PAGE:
A There were two lights, one was placed in the altar and one on top of the aparador and there was no obstruction going to the sala, sir." (tsn., pp. 49-50, hearing of June 14, 1972)

Having been positively identified by the aforementioned eyewitnesses to the crime, the defense of denial and alibi must fail. It was not impossible for herein appellant Ramon Macari Salig to be at the scene of the crime and no improper motive has been shown why either of these two witnesses would falsely implicate him. When Police Corporal Anastacio Partosa came to investigate the matter the following morning, December 16, 1971, Paula and Terencia Oliveros narrated the incident. As testified to by Corporal

Partosa —

"Q Will you please tell this Honorable Court when was Terencia investigated by you?

COURT:chanrob1es virtual 1aw library

(To witness) How many days after the incident did you question Terencia?

A That time when we went to the scene of the crime on December 16, 1971.

Q You mean to say that you investigated Terencia Oliveros, the daughter of the victim right in her house?

A Yes, sir.

Q Did you ask her who were the persons who allegedly robbed and killed her father?

A I asked her.

Q What was her answer to your question?

A According to her statement she declared that she saw personally that her uncle Ramon Salig was the one who shot her father.

Q And that was all that she told you?

A There were still others.

Q What else?

A I further asked her as to why she clearly identified the person who shot or killed her father and she replied that she clearly identified the person due to the two lighted kerosene lamps and the light was bright coming from those two lamps. And then I asked her as to whether she was asleep or awake at the time and she replied that she was awakened when her father was dragged by the robbers from the place where her father was sleeping towards the sala they had to pass by the place where she was sleeping.

Q If I understand right that investigation of yours of Terencia Oliveros was taken on December 16, 1971, is it not?

A Yes, sir, that is correct.

Q Will you please tell this Honorable Court, what time was that on December 16, 1971 when you conducted that investigation on Miss Terencia Oliveros?

A More or less 10:00 in the morning of December 16, 1971.

x       x       x


Q Did you also investigate the wife on that particular day of December 16, 1971.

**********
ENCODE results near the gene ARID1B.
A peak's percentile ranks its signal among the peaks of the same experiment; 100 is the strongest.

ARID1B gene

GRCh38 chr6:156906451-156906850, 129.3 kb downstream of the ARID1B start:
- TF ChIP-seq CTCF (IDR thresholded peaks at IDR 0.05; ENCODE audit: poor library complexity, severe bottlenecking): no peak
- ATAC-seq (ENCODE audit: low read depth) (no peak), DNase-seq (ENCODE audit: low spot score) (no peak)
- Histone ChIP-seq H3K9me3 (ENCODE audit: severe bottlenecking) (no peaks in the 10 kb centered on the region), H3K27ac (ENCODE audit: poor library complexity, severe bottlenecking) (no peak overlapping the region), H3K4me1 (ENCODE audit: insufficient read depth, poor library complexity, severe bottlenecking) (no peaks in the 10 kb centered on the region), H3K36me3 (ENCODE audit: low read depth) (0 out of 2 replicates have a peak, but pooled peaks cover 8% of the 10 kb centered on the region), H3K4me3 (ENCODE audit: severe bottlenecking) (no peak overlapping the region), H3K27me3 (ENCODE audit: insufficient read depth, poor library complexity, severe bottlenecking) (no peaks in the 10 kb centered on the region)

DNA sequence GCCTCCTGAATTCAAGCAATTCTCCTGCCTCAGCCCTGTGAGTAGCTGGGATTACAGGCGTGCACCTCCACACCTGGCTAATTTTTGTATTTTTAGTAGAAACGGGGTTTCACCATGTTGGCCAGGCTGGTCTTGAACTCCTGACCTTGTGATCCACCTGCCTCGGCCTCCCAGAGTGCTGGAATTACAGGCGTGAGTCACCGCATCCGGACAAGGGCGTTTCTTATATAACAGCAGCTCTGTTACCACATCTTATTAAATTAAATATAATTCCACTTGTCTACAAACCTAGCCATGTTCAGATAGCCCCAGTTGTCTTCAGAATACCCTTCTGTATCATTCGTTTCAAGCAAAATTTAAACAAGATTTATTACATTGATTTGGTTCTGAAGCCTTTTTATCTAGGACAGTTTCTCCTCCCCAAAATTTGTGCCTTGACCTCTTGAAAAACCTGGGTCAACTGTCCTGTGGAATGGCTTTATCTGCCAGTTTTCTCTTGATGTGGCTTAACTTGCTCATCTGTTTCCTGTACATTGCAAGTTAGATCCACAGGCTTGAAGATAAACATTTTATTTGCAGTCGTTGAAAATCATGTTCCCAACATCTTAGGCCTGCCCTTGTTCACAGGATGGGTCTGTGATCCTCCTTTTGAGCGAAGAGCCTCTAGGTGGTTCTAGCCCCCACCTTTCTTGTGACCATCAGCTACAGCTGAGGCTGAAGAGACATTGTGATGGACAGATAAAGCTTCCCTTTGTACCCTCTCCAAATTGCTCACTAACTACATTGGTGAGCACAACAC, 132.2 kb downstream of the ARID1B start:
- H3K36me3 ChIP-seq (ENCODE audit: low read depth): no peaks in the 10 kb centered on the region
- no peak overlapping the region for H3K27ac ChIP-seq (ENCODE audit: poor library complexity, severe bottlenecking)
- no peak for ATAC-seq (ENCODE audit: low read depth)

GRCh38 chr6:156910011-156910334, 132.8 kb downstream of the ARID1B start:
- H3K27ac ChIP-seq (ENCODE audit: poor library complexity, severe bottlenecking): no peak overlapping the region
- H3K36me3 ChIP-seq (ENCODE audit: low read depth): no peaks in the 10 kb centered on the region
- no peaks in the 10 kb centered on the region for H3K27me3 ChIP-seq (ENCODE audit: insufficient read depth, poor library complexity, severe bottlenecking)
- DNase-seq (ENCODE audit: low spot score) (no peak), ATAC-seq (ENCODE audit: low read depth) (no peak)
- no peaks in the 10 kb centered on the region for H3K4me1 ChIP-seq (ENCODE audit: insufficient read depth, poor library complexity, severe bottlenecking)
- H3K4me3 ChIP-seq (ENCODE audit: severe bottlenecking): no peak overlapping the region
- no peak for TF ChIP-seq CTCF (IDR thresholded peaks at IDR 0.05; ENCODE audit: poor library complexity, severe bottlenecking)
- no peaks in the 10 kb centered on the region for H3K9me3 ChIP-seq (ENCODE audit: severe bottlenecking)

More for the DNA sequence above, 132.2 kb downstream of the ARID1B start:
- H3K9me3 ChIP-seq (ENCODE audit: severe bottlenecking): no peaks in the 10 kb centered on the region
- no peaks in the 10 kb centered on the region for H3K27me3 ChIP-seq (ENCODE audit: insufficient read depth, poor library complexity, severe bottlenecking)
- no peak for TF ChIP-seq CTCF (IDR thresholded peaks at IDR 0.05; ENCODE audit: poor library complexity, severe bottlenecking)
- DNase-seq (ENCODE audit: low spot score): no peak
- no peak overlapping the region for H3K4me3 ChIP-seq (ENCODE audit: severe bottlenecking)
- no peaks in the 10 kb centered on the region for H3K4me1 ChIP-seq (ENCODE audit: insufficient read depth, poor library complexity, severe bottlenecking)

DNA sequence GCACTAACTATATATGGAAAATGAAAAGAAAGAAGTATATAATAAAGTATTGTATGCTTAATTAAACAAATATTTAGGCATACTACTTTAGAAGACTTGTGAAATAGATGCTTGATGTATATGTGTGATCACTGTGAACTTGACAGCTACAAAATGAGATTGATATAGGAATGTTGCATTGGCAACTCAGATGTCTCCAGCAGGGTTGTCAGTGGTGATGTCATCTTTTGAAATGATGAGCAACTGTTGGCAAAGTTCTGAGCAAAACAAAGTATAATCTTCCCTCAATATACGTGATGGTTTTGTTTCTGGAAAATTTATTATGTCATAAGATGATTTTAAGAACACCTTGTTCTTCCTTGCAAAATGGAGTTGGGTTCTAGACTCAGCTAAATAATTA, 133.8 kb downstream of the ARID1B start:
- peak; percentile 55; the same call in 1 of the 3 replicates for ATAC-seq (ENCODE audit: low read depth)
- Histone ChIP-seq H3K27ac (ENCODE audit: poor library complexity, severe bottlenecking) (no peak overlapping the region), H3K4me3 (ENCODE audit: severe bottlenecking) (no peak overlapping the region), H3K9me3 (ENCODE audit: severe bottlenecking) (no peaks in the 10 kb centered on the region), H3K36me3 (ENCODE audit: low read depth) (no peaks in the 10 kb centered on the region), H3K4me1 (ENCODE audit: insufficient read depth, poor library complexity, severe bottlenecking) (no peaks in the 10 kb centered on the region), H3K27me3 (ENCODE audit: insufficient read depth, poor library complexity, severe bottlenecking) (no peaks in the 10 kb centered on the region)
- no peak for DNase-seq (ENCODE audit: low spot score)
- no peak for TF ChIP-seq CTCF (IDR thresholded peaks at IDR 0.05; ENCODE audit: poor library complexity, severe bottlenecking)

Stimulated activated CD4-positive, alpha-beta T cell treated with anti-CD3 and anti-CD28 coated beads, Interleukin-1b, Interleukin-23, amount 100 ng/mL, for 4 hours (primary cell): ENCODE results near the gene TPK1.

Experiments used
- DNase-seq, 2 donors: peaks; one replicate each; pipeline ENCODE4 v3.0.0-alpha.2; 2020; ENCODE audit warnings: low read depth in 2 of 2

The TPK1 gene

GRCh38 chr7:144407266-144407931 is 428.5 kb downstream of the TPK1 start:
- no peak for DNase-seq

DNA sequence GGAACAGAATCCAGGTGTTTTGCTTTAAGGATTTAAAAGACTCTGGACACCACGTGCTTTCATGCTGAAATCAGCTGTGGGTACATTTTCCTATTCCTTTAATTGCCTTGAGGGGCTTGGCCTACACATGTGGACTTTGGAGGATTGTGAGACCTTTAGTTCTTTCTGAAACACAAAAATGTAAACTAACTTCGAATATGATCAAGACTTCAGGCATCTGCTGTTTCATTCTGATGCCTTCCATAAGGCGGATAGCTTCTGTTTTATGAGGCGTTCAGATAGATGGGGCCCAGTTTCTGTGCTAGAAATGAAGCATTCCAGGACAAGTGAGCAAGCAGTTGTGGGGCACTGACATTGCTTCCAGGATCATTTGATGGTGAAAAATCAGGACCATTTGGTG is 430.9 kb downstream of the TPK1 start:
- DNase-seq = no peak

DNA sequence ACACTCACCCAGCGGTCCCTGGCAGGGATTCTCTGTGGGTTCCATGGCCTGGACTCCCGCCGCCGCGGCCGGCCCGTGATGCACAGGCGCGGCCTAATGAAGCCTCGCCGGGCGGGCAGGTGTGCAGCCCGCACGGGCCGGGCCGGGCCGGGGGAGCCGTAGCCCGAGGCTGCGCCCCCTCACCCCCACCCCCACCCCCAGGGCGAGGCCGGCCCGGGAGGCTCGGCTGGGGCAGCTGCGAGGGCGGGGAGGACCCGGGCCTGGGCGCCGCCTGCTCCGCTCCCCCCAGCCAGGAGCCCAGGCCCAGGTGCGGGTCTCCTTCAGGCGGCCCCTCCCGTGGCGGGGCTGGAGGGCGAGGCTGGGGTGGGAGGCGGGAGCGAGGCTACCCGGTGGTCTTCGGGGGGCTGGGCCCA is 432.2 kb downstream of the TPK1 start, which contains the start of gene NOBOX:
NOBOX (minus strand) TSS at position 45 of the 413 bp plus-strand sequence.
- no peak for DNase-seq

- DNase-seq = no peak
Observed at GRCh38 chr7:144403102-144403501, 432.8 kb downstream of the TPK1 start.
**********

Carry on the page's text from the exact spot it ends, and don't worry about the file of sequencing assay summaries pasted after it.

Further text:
A Yes, I also investigated her.

Q Did you ask her as to whether she had seen who was the very person who allegedly robbed and killed her husband?

A Yes, 1 also asked her.

Q What did she tell you?

A She declared to me that Ramon Salig was the one who killed or shot her husband, as a matter of fact she further declared that she was even pleading to Ramon Salig not to kill her husband because her husband has not committed anything wrong." (tsn., pp. 192, 193, 194, hearing of October 25, 1972)

Indeed, We have no cogent reason to disturb the trial court’s finding of facts with respect to the killings of Manuel Oliveros.

Anent the second assigned error, We find the same I untenable. The presumption is in favor of the spontaneity and voluntariness of the extrajudicial confession of an accused where there was no evidence of compulsion, duress or violence on his person; where he failed to complain to Municipal Judge Alfredo de la Peña who read the statement to him and who administered the oath; where he did not institute any criminal or ad Administrative action against his alleged intimidators for maltreatment; where there appeared to be no marks of violence on his body; and, where he did not have himself examined by a reputable physician to buttress his claim. In the case at bar, appellant Ramon Salig who executed his extrajudicial confession on December 17, 1971 was not able to present or do any of the above; neither is there any evidence on record to substantiate his claim that he was mauled by the police and/or the PC officers who investigated him. He may not have been informed of his right to silence and to counsel; still, his extrajudicial confession is admissible in evidence against him because the same was obtained before the effectivity of the New Constitution (Magtoto v. Manguerra, 63 SCRA 4). At any rate, appellant’s filing of amnesty (Application No. 136) before the trial court had decided the case, was an admission of guilt. "The invocation of amnesty is in the nature of a plea of confession and avoidance, which means that the pleader admits the allegations against him, but disclaims liability therefor on account of intervening facts which, if proved, would bring the crime charged within the scope of the amnesty proclamation. (People v. Llaneta, Et Al., L-2082, April 26, 1950, 86 Phil. 219; People v. Guillermo, Et Al., L-2188, May 19, 1950, 86 Phil. 395)." (Vera v. People, 7 SCRA 153)chanrobles virtual lawlibrary

However, We agree with the Solicitor General that the crime of robbery has not been established beyond reasonable doubt. "There was no eyewitness to the robbery. The only proof that there was robbery was the testimony of Paula Oliveros that the wallet of her husband allegedly containing the P2,000.00, together with the P1,500.00 placed inside the suitcase on top of the aparador is found missing." (Appellee’s Brief, p. 18)